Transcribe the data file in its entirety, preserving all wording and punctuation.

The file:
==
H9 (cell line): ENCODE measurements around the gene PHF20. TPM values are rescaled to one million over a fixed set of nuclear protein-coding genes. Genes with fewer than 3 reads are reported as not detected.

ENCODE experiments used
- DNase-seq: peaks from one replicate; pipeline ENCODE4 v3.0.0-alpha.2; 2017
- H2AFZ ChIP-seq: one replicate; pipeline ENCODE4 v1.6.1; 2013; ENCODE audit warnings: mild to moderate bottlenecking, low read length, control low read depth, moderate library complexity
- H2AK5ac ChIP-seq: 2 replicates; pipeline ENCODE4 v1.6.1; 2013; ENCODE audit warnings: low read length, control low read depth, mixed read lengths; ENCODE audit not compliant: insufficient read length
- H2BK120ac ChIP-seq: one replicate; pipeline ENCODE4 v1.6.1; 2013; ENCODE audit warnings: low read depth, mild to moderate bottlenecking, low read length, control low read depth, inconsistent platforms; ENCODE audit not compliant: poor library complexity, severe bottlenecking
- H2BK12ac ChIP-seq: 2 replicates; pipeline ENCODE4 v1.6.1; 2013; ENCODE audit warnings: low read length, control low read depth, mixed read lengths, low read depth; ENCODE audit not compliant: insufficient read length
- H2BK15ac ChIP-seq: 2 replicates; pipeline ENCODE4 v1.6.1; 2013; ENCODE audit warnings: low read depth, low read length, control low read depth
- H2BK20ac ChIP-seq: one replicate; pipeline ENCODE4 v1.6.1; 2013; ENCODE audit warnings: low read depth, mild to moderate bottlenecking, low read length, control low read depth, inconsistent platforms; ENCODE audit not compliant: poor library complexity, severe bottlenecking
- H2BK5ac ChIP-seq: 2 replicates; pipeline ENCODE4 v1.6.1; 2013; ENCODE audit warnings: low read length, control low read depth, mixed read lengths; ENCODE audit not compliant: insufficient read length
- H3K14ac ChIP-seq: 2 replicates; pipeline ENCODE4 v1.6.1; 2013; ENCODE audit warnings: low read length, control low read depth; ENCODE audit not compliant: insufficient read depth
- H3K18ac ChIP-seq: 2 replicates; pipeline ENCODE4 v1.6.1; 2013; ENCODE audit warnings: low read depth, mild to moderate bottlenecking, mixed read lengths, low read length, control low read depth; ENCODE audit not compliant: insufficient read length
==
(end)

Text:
H9 (cell line): ENCODE measurements around the gene PHF20. TPM values are rescaled to one million over a fixed set of nuclear protein-coding genes. Genes with fewer than 3 reads are reported as not detected.

ENCODE experiments used
- DNase-seq: peaks from one replicate; pipeline ENCODE4 v3.0.0-alpha.2; 2017
- H2AFZ ChIP-seq: one replicate; pipeline ENCODE4 v1.6.1; 2013; ENCODE audit warnings: mild to moderate bottlenecking, low read length, control low read depth, moderate library complexity
- H2AK5ac ChIP-seq: 2 replicates; pipeline ENCODE4 v1.6.1; 2013; ENCODE audit warnings: low read length, control low read depth, mixed read lengths; ENCODE audit not compliant: insufficient read length
- H2BK120ac ChIP-seq: one replicate; pipeline ENCODE4 v1.6.1; 2013; ENCODE audit warnings: low read depth, mild to moderate bottlenecking, low read length, control low read depth, inconsistent platforms; ENCODE audit not compliant: poor library complexity, severe bottlenecking
- H2BK12ac ChIP-seq: 2 replicates; pipeline ENCODE4 v1.6.1; 2013; ENCODE audit warnings: low read length, control low read depth, mixed read lengths, low read depth; ENCODE audit not compliant: insufficient read length
- H2BK15ac ChIP-seq: 2 replicates; pipeline ENCODE4 v1.6.1; 2013; ENCODE audit warnings: low read depth, low read length, control low read depth
- H2BK20ac ChIP-seq: one replicate; pipeline ENCODE4 v1.6.1; 2013; ENCODE audit warnings: low read depth, mild to moderate bottlenecking, low read length, control low read depth, inconsistent platforms; ENCODE audit not compliant: poor library complexity, severe bottlenecking
- H2BK5ac ChIP-seq: 2 replicates; pipeline ENCODE4 v1.6.1; 2013; ENCODE audit warnings: low read length, control low read depth, mixed read lengths; ENCODE audit not compliant: insufficient read length
- H3K14ac ChIP-seq: 2 replicates; pipeline ENCODE4 v1.6.1; 2013; ENCODE audit warnings: low read length, control low read depth; ENCODE audit not compliant: insufficient read depth
- H3K18ac ChIP-seq: 2 replicates; pipeline ENCODE4 v1.6.1; 2013; ENCODE audit warnings: low read depth, mild to moderate bottlenecking, mixed read lengths, low read length, control low read depth; ENCODE audit not compliant: insufficient read length